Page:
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LLC vs Sole Proprietor for biz credit

Discussion in 'Business & Tax Advice' started by jedediahd, May 20, 2009.

  1. jedediahd

    jedediahd Junior Member

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    I am in the process of getting this set up to form an actual business as opposed to just getting everything personally when it comes to being paid, accounts etc. My question is this, one thing I have been exploring is business credit, particularly business credit with no personal guarantee, because my personal credit sucks fbecause of past sins lol. My question is when it comes to getting business credit, does whether you are an llc or a sole proprietor make a difference? I have found some resources for no personal guarantee credit, but wanted to ask about this piece of it first. Thanks
     
  2. shocker101

    shocker101 Newbie

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    I too have been exploring business credit. Everything I have been reading has said it is better to get a corporation in establishing credit. So I would assume that an LLC would be better. A good resource that I have come across is the businesscredit blog. (I can't post link because I am too new to forum- but just do a search and you will find it) I found a lot of really helpful info, and all of it was free.

    I hope this helps.... and good luck to you. :)
     
  3. Grandslam

    Grandslam Senior Member

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    Regardless of credit benefits, NEVER and I mean NEVER form under a sole proprietorship OR a general partnership! you are asking to lose everything in a lawsuit... definitely form an LLC or LP. There is little if any corporate protection for a SP or GP, you will be held personally liable if anything within the business causes a lawsuit.

    When building business credit, the creditors are looking at the credibility of the business (do they pay on time, do they have any outstanding balances, etc). Depending on the credit you are seeking, they may or may not look at your personal credit. However, if you can prove that your business (entity) is competent and reliable, as far as credit goes, you should be able to get lines of credit for certain expenses.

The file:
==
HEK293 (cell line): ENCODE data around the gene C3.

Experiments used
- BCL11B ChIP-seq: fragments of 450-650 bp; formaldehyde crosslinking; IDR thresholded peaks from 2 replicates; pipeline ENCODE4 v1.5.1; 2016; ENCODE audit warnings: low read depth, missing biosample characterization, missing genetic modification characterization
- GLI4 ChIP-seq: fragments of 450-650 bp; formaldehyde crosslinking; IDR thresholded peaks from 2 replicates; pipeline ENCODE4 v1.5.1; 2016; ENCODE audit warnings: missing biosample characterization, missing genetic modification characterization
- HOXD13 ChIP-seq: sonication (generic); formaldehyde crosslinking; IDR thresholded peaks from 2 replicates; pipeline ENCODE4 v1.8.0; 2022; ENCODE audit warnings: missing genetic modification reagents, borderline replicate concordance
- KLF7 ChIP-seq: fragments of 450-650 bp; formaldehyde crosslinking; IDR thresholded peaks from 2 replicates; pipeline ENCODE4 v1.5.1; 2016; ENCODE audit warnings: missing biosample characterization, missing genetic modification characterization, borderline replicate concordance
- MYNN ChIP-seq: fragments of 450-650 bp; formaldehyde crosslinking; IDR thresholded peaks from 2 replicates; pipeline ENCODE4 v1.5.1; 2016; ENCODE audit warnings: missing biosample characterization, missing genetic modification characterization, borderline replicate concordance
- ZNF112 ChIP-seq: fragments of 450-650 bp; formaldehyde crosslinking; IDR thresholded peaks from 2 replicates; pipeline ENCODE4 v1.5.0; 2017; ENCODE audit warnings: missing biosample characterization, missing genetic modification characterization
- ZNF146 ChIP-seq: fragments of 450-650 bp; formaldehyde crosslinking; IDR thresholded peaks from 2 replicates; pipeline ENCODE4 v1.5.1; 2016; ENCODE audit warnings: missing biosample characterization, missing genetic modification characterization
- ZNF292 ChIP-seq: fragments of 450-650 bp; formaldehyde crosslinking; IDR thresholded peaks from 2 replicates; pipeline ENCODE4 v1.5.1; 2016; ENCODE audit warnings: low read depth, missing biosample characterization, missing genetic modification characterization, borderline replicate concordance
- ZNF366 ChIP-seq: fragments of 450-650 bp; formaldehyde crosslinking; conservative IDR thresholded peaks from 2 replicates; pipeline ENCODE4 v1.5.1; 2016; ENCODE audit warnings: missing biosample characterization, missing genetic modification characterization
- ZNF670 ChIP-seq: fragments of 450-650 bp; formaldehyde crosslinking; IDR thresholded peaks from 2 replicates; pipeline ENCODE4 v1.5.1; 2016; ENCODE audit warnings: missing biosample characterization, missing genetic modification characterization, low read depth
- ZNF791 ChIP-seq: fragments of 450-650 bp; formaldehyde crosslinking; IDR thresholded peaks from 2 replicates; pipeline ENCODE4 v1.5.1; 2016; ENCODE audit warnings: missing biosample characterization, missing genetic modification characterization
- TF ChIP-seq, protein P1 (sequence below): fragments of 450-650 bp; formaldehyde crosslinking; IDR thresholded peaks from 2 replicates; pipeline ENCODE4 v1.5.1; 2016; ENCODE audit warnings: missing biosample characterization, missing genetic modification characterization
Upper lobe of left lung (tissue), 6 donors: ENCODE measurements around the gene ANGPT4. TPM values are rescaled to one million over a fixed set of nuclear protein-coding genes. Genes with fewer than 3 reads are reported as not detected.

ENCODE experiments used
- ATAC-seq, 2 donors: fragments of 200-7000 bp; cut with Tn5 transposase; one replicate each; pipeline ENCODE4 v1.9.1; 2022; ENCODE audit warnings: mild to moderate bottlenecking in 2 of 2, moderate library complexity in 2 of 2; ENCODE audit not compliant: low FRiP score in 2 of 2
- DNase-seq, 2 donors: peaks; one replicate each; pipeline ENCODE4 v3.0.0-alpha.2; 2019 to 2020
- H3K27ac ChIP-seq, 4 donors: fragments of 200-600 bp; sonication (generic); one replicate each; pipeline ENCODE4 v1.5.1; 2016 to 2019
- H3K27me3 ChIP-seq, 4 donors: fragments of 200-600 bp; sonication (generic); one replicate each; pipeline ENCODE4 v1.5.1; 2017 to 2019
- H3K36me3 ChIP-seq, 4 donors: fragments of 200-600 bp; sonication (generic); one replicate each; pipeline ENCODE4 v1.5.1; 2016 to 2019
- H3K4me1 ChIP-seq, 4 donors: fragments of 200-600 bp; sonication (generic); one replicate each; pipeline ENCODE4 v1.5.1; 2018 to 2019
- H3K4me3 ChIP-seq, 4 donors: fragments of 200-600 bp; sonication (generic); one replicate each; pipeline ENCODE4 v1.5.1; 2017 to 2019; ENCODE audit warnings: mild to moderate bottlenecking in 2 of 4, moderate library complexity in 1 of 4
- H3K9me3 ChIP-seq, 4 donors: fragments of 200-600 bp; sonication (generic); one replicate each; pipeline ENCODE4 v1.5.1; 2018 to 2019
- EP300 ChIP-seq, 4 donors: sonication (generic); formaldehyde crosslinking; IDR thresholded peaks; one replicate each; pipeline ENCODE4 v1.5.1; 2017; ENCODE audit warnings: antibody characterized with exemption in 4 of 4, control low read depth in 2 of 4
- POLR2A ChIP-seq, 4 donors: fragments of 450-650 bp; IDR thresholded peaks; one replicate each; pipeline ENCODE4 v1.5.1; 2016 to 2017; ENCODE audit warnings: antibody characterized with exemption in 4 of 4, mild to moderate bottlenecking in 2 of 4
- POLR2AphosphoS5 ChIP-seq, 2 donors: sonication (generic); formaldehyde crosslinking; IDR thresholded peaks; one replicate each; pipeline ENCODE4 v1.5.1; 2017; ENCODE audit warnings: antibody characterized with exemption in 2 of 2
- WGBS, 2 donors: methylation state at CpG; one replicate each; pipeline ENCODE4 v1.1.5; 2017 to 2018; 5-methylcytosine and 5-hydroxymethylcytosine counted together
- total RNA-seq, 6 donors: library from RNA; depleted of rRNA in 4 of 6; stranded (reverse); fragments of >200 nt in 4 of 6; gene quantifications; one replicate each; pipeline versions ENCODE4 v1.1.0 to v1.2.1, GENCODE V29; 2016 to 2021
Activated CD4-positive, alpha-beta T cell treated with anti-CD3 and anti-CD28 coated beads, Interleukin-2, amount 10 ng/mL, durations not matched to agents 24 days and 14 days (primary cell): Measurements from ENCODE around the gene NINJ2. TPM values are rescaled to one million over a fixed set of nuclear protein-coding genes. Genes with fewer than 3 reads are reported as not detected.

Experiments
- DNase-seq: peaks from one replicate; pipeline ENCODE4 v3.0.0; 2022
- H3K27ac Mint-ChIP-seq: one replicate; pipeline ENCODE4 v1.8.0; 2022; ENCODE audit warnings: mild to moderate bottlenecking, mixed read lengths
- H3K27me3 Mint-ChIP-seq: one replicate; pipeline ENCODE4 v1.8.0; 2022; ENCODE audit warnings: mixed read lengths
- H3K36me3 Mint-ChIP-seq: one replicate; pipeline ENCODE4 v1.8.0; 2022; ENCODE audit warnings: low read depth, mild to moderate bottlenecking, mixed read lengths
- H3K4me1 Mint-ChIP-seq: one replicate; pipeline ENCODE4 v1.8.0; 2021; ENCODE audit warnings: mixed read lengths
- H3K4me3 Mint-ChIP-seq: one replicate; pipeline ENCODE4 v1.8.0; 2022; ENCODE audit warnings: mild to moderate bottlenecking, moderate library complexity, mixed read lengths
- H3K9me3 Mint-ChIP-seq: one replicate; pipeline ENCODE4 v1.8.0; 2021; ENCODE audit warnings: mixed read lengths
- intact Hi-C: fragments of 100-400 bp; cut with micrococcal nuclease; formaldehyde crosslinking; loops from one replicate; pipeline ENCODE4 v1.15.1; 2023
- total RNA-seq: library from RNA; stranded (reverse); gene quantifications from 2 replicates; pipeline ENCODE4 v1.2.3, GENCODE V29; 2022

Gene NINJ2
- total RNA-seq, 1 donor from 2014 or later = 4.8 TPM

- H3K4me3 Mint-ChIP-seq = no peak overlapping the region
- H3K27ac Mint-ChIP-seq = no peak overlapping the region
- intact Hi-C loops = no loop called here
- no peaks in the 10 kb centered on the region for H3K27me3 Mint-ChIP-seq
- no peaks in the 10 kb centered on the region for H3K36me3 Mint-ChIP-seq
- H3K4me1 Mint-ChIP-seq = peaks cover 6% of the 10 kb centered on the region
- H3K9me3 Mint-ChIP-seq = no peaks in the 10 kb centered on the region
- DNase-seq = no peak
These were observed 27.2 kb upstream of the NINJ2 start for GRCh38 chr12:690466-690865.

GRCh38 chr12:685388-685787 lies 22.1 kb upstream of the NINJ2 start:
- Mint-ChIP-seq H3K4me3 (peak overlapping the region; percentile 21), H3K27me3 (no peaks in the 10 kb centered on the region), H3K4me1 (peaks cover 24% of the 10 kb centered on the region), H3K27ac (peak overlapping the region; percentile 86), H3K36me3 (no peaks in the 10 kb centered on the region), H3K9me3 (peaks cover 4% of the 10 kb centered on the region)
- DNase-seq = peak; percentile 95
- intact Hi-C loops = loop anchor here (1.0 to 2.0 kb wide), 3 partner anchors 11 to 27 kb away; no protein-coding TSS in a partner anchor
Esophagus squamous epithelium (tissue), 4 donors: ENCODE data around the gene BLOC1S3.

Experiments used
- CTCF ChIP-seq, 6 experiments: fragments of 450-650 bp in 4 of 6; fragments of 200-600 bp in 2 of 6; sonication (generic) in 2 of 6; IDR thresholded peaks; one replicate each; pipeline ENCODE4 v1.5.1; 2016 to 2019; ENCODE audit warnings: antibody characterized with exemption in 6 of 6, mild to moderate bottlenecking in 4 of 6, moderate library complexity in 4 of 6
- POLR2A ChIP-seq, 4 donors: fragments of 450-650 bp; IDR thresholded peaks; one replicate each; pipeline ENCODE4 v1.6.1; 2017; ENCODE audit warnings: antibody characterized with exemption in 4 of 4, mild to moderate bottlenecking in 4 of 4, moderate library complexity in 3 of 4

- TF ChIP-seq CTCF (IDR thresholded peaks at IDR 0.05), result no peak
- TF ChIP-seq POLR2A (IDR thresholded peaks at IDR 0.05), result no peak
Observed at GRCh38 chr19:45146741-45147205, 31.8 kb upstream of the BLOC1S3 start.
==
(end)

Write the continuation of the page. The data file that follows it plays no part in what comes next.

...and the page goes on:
Keep in mind, it does take time to build good business credit, but it's entirely possible to do so. Just make it a point to form an LLC. Sole proprietorships mean certain death if legal issues ever arise.

    Hope this helps

    GS
     
    Last edited: May 21, 2009
  4. fafala77

    fafala77 Registered Member

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  5. ccc23

    ccc23 Newbie

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    In almost every business entity I have owned creditors have "tapped" my personal credit profile. This doesn't mean it goes on my personal credit profile but they have always looked into my personal credit. FYI. Currently own one C-Corp, and an LLC.

    Heed Grandslam's word, sole proprietorship is pretty much a DBA when it comes to legal protection. If you get sued they can pierce a SP corporate veil with ease.
     
  6. tonydecarlo

    tonydecarlo Newbie

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    I used to be an independent agent selling unsecured business financing. I can tell you this... Depending on what type of services you're offering online, you can still be a sole proprietor as long your terms are clear. It's still not worth the risk, headaches, court dates, fees, lawyers etc... LLC is the way to go. If you're just starting out, your personal credit will be taken into account along with any tangible assets (house, cars, cash) you may have. You have to build business history first before the bank or any financial service will let you borrow money. Even if it's unsecured, you're still a risk to them. Go for the friends and family plan (which i wouldn't recommend), sell some jewelry, sell your car, or something else that will get you off the ground. My 2 cents... make that 3 cents with the economy these days.
     
  7. Thenewrich

    Thenewrich Newbie

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    1. For business credit establishment Sole Propriotorship (SP) is BAD Corp (LLC, C, or S) is good. If you are a SP you have to PG (personally guarantee with your credit/SSN) no fun
    2. People typically have to PG business credit because they set up a business entity and a week later try to get a AMEX or a 50,000 business loan.
    3. Start small, office supply card, Staples, etc. If you follow a few rules you will not have to PG. Also look at net 30 terms to start establishing trade lines and good payment history.
    4. When you get a Paydex score, or a DUNNs score, the higher it is (80 for example) the more ish you can buy without PG the score.
     
  8. mr.breakit

    mr.breakit Jr. VIP Jr. VIP Premium Member

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    you will need to clean up your credit they will always look at your credit so there is no such thing as a no pg. trust me this is what I do for a living I fund personal and business loans. the 80 paydex helps but you can go up to a 100 paydex just as easily. I think I will start up a thread about that for you guys. if you have more questions please feel free to ask me, also any place you go with should have no upfront fees(I know we don'thave upfronts )